Liberal advocacy groups, including MoveOn.org and Brave New Foundation, are upping pressure on Congress over the next few days to act on a foreclosure relief plan sponsored by House Judiciary Committee Chairman John Conyers (D-Mich.).
The measure, scheduled for a vote on Tuesday, would allow bankruptcy judges to modify mortgages for certain homeowners who didn't obtain financing through fraud. The bill would also increase deposit protection from $100,000 to $250,000 and increase the credit line the Federal Deposit Insurance Corporation needs to meet that higher level of assurance.
The bill is generally opposed by Republicans and some conservative Democrats who argue that it undermines the bedrock of the free enterprise system -- the sanctity of the contract - by allowing judges to renegotiate deals that have already been agreed to. Proponents say that without such a modification plan, foreclosures will continue to surge and housing prices will continue to plummet -- which then leads to further foreclosures, and so on.
Brave New Foundation sent an e-mail to its more than one million members Sunday, urging them to call their congressional representatives to urge support of Conyers' bill, H.R. 1106. The message comes with a new mini-doc on the foreclosure crisis featuring a subprime broker whose face is blurred out as he talks about forging documents, fudging income levels and the other shenanigans of the banker-broker-appraiser alliance as home prices surged.
MoveOn will also be urging members in select congressional districts to call targeted members of Congress. "Starting tomorrow, we'll be making sure that Democrats who are on the fence hear from their constituents that they want [their] elected leaders to stand with homeowners and not with big mortgage banks, which means keeping the bill strong and not watering it down," said MoveOn's Ilyse Hogue.
UPDATE: The Huffington Post reached Joan Adams, the woman featured in the video who lost her home, at the Motel 6 where she and her husband have been staying for the last three months. Her son, who is a senior in high school, is living with a family in the area.
Joan and her husband are checking out today, unsure where they're going. "My husband's check doesn't come until tomorrow," said Adams. Her husband, she said, receives Social Security and disability payments - he is a former truck driver - that equal roughly $2,000, which also happens to be the rough monthly cost of the Motel 6.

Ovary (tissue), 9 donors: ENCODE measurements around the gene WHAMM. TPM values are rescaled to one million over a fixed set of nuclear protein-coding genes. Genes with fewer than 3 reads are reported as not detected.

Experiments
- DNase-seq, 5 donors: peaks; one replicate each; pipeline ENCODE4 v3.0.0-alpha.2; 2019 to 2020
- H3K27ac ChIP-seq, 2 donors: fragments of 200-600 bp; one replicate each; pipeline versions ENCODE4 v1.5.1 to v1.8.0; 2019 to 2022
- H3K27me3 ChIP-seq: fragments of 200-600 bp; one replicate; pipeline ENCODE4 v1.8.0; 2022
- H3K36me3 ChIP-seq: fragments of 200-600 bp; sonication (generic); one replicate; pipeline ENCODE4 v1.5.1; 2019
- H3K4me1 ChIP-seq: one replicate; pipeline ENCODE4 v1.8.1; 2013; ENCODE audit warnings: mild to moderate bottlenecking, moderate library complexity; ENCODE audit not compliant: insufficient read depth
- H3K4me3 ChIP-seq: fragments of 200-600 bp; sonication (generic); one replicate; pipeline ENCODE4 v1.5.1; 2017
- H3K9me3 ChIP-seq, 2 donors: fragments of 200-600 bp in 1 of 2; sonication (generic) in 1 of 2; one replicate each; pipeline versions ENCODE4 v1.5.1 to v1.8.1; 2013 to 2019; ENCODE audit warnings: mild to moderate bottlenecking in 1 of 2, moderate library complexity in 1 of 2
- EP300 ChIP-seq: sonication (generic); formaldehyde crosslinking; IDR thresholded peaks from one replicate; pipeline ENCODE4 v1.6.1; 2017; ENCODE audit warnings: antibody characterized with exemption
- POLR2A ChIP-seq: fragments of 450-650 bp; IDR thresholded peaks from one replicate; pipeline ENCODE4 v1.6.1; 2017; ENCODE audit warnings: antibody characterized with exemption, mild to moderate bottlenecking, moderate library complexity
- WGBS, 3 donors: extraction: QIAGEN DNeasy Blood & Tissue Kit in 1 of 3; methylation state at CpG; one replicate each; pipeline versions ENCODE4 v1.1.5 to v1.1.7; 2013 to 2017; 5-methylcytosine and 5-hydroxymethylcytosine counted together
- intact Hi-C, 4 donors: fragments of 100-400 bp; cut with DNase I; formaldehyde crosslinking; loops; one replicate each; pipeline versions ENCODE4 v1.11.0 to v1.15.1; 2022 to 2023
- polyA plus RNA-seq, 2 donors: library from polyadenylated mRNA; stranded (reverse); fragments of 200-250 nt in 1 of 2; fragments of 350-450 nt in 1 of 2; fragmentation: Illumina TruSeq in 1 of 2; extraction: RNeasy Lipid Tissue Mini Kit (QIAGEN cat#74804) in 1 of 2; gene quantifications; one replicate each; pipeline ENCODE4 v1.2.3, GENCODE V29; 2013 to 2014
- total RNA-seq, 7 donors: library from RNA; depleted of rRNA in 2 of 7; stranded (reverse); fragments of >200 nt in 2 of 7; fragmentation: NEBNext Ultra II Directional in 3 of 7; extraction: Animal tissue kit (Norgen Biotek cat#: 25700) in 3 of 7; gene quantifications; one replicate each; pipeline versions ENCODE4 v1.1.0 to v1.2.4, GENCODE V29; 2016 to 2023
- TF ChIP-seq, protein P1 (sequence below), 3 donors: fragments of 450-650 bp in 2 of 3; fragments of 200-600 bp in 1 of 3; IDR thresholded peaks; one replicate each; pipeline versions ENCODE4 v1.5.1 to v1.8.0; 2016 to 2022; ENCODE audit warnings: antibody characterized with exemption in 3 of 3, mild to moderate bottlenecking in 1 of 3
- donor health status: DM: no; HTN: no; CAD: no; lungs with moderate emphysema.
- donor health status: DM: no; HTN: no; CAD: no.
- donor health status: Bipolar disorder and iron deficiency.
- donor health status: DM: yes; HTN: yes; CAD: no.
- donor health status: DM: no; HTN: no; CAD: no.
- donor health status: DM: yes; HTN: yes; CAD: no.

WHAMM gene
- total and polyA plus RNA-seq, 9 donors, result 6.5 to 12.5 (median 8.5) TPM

"We're going to storage so we can sell off some more things," she said. Storage costs about $300 per month, she said.
Adams lost her home, which she said she put an $85,000 down payment on, after she lost her job in the real-estate industry.
The Orange County Motel 6, she said, is teeming with homeless families. She can tell their situation, she said, because so many of them have their dogs with them. The Motel 6 near the John Wayne Airport is one of the few pet-friendly motels in the area, she said.
"I've got two small dogs we ended up keeping - I just couldn't give them up - and this hotel is dog friendly. I'd say half the people in here were displaced. Either their landlords were foreclosed on or they were foreclosed on," said Adams.
The room has a balcony, which makes it easier for the dogs, Adams said, but she's unsure how they'll cope tonight. "When you don't know what you're doing every night, it makes everyday living very difficult," she said.
The family is stuck. A one-bedroom apartment in the area, said Adams, goes for about $1,200, but because all of their income goes to the Motel 6, it's impossible to build up the cash needed for a security deposit and first-month's rent. And, like thousands of others who have lost their homes, they now have miserable credit.
"We've got to find someone willing to not run the credit. Our credit is shot. Any property-management company, forget about it," said Adams. She said that if anyone in the Orange County area knows of a landlord willing to work with her family, she can be reached at email@example.com.
Adams said she's looking forward to once again having a kitchen.
"We microwave all our meals. It's not that healthy of eating," she said. "Unfortunately, I love to cook, and it's not much fun."